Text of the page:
I’m curious to taste fruits and vegetables that I’ve never eaten before, so when I saw some cachi for sale, I grabbed some even though I wasn’t sure what to expect.
Cachi are bright orange fall fruits that are in season in October and November in Italy. In North America they are known as Japanese Persimmons.
Cachi are an atypical fruit. When they are ripe they are soft and creamy inside, and a popular way to eat them is to cut them in half and scoop out the flesh with a spoon.
I just ate one, and it was soft and sweet and very filling. It had a unique flavor and a consistency that I can best compare to a ripe plum, but smoother. Eating it was very strange because with it’s bright orange color and light sweet taste, I felt like I was eating a summer fruit even though it’s November and cold outside.
Originally from China, this plant is also known as Mela d’Oriente “Apple of the Orient”. It arrived in Italy in the 1700s as an ornamental plant and people only started eating its fruit in the mid-1800s.
The original name of the plant is Diospyros kaki, which means cibo degli dei (food of the gods), because of the very sweet taste that comes from the high quantity of sugar in the fruit’s flesh.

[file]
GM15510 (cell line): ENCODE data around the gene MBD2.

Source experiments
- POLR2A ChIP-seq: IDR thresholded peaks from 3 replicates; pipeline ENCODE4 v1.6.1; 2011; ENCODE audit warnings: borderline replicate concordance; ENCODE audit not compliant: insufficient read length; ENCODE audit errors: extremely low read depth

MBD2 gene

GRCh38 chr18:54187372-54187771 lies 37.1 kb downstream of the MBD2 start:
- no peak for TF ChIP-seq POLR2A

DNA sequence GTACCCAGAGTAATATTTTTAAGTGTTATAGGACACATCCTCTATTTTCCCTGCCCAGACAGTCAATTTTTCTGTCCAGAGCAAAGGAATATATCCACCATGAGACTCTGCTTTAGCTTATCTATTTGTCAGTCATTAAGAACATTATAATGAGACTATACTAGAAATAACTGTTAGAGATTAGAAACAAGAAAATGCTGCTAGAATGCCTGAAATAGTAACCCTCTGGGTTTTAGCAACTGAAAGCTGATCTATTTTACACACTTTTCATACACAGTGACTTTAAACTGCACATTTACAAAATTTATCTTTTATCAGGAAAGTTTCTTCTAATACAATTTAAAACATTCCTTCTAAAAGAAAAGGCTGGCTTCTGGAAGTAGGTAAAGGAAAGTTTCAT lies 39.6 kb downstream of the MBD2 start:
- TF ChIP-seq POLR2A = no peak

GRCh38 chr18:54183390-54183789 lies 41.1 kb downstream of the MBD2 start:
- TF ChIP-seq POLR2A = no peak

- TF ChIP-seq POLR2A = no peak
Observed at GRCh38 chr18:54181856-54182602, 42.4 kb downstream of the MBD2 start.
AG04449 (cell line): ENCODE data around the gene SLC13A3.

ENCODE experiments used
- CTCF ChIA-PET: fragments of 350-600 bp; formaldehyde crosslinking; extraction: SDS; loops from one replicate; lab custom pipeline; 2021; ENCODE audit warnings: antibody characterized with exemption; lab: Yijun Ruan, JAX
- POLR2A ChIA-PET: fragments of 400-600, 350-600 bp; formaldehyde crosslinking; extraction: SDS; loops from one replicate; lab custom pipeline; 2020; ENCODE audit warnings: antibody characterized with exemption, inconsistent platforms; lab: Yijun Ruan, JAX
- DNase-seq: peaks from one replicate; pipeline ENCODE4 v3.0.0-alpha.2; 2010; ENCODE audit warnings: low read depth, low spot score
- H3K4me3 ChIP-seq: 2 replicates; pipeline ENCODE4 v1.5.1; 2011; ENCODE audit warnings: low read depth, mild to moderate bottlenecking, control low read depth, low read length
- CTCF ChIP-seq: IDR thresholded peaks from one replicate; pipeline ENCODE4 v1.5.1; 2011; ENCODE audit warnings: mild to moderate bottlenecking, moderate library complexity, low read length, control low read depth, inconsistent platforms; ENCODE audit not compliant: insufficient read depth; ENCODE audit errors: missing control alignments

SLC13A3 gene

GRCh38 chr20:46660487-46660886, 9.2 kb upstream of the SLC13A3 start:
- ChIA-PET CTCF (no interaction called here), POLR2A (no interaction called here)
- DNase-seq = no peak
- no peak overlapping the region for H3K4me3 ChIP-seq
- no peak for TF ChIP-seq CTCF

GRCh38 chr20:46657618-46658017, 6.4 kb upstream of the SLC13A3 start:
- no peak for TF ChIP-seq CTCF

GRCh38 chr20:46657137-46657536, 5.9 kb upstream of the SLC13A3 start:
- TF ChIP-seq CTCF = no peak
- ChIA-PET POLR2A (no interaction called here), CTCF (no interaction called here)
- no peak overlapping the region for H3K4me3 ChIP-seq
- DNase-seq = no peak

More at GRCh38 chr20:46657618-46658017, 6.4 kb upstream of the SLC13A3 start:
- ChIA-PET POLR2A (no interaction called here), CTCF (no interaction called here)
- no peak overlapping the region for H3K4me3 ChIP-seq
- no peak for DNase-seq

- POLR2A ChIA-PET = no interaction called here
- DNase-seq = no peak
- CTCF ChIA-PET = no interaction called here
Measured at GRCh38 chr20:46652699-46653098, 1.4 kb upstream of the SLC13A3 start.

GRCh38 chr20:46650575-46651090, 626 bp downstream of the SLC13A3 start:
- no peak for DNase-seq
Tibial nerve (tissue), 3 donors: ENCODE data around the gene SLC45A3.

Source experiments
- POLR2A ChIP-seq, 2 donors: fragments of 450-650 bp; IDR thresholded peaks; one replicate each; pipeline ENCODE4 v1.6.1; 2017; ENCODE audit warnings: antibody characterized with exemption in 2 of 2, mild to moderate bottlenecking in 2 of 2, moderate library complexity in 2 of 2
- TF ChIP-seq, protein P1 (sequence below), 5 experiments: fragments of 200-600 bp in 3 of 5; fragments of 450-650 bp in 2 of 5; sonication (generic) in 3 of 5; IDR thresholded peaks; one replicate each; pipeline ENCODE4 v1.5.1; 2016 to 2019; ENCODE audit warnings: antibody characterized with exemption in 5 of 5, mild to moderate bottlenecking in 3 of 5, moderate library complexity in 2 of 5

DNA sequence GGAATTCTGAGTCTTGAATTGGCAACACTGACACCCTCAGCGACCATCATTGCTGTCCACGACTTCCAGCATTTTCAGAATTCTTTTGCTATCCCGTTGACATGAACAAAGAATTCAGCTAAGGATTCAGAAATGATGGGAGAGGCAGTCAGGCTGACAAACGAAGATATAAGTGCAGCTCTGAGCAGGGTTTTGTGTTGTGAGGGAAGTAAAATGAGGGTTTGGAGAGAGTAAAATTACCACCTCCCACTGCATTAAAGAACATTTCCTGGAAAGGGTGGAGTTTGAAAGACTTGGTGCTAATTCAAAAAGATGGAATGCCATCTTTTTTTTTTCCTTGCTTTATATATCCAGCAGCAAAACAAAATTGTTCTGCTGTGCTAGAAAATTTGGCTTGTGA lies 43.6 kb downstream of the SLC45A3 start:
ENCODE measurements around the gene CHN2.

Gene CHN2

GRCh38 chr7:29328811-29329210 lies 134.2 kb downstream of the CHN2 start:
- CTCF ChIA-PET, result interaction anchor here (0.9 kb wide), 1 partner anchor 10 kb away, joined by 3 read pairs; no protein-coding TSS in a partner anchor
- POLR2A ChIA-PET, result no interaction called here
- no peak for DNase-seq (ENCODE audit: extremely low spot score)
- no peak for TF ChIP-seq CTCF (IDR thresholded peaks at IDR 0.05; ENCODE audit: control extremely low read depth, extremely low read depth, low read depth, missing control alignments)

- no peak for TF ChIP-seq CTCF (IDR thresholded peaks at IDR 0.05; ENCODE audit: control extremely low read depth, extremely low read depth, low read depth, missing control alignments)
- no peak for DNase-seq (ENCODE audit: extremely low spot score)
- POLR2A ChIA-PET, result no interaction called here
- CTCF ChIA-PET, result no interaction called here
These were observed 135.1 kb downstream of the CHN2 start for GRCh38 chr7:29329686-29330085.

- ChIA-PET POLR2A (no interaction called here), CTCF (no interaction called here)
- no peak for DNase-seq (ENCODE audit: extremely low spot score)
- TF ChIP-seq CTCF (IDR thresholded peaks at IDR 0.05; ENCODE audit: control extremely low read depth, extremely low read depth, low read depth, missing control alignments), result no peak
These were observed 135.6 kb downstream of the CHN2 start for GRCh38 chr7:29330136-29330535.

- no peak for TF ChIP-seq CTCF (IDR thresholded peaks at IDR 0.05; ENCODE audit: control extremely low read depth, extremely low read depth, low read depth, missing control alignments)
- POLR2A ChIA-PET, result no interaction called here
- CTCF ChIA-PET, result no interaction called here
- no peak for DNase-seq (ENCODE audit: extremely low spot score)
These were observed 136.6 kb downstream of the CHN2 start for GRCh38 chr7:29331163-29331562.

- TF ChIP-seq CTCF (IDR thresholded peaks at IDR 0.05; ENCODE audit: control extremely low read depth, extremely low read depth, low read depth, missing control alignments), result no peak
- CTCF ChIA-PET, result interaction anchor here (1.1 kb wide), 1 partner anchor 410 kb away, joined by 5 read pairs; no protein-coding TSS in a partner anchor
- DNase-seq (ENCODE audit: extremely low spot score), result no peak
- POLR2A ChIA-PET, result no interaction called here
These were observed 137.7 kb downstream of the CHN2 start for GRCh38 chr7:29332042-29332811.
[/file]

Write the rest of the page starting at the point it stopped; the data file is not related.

The most common kind of cachi, called Loto di Romagna, are gathered and sold when they are still unripe. They must sit for awhile (preferably in a dry, dark place) and ripen before being consumed. Placing them together with apples will speed up the ripening process.
The reason they are not eaten until after they ripen is because they contain high levels of tannins, which start decreasing steadily once the fruit is taken off the tree.
If eaten unripe, Italians say that they have a sour taste that “binds” the tongue to the teeth. Italian has a verb for this: allappare, and the adjective for this effect is called allappante. The verb can be loosely translated as “to set one’s teeth on edge”, “dry out one’s mouth”, or “to cause one’s mouth to pucker” (think about what happens when you bite into a lemon).
A special kind of cachi is called cacomela (something like ‘cachi apple’), and they can be eaten right after the harvest because they don’t have the allappante effect. They also don’t get as soft inside. The cachi Loto di Romagna seemed physically heavier to me, and they were more liquidy inside, but there wasn’t much difference in taste between the two kinds.
Cachi contain a lot of Vitamin A, Vitamin C, and fiber, and are good for the nervous system, the liver, and for relieving gastrointestinal problems. However, they contain a lot of sugar and are a high calorie fruit (with sixty-five calories per 100 grams [3.5 ounces] of fruit).
Curiosità (‘Fun fact’):
The tree is also known as l’Albero delle Sette Virtù (the Tree of Seven Virtues) for:
1. Its long life
2. The ample shade it offers
3. Its branches that provide homes for birds
4. The absence of parasites
5. Its decorative yellow-red leaves that remain until the frosts
6. The fire its wood produces
7. The rich fertilizer its bountiful foliage produces when it falls